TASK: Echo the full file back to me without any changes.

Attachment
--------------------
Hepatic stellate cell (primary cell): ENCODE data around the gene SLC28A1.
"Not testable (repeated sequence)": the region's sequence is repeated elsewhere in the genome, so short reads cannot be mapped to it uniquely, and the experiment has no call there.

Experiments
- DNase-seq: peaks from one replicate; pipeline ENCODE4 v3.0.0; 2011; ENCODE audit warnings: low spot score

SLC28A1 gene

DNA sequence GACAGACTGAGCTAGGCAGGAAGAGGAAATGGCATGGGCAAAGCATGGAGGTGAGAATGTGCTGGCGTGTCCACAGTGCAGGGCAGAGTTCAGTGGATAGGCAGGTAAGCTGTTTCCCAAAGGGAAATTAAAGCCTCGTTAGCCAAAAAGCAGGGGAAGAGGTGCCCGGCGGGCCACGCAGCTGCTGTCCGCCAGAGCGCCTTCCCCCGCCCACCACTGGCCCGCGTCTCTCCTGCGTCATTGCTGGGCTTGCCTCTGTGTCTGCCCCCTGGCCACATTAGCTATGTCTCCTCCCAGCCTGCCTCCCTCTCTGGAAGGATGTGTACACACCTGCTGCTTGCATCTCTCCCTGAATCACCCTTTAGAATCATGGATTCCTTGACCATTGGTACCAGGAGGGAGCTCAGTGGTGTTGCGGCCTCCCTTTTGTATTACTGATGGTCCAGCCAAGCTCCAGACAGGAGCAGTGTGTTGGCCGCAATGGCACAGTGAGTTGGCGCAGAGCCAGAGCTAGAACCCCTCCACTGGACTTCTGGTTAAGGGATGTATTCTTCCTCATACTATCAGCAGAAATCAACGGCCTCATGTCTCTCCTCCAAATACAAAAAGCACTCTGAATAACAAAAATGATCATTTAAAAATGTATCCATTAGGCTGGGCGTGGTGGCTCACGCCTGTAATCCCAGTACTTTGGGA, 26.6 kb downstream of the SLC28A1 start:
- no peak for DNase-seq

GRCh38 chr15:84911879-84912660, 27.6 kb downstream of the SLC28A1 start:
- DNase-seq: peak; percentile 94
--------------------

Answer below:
Hepatic stellate cell (primary cell): ENCODE data around the gene SLC28A1.
"Not testable (repeated sequence)": the region's sequence is repeated elsewhere in the genome, so short reads cannot be mapped to it uniquely, and the experiment has no call there.

Experiments
- DNase-seq: peaks from one replicate; pipeline ENCODE4 v3.0.0; 2011; ENCODE audit warnings: low spot score

SLC28A1 gene

DNA sequence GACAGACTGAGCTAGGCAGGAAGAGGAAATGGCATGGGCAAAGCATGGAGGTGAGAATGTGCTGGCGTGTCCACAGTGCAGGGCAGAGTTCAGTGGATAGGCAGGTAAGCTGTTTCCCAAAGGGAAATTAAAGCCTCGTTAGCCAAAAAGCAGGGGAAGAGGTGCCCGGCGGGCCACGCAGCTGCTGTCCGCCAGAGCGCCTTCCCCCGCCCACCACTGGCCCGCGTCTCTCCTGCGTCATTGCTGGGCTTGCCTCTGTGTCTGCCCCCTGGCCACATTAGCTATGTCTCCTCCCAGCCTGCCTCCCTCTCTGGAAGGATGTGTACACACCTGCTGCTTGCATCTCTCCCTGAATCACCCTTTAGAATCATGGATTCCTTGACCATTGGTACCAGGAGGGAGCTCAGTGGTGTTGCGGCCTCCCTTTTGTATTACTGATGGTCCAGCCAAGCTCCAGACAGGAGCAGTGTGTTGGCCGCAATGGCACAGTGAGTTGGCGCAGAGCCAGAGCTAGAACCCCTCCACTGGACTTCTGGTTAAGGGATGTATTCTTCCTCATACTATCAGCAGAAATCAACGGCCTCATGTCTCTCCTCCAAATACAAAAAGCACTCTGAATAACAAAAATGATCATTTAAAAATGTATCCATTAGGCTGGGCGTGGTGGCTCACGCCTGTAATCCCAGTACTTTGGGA, 26.6 kb downstream of the SLC28A1 start:
- no peak for DNase-seq

GRCh38 chr15:84911879-84912660, 27.6 kb downstream of the SLC28A1 start:
- DNase-seq: peak; percentile 94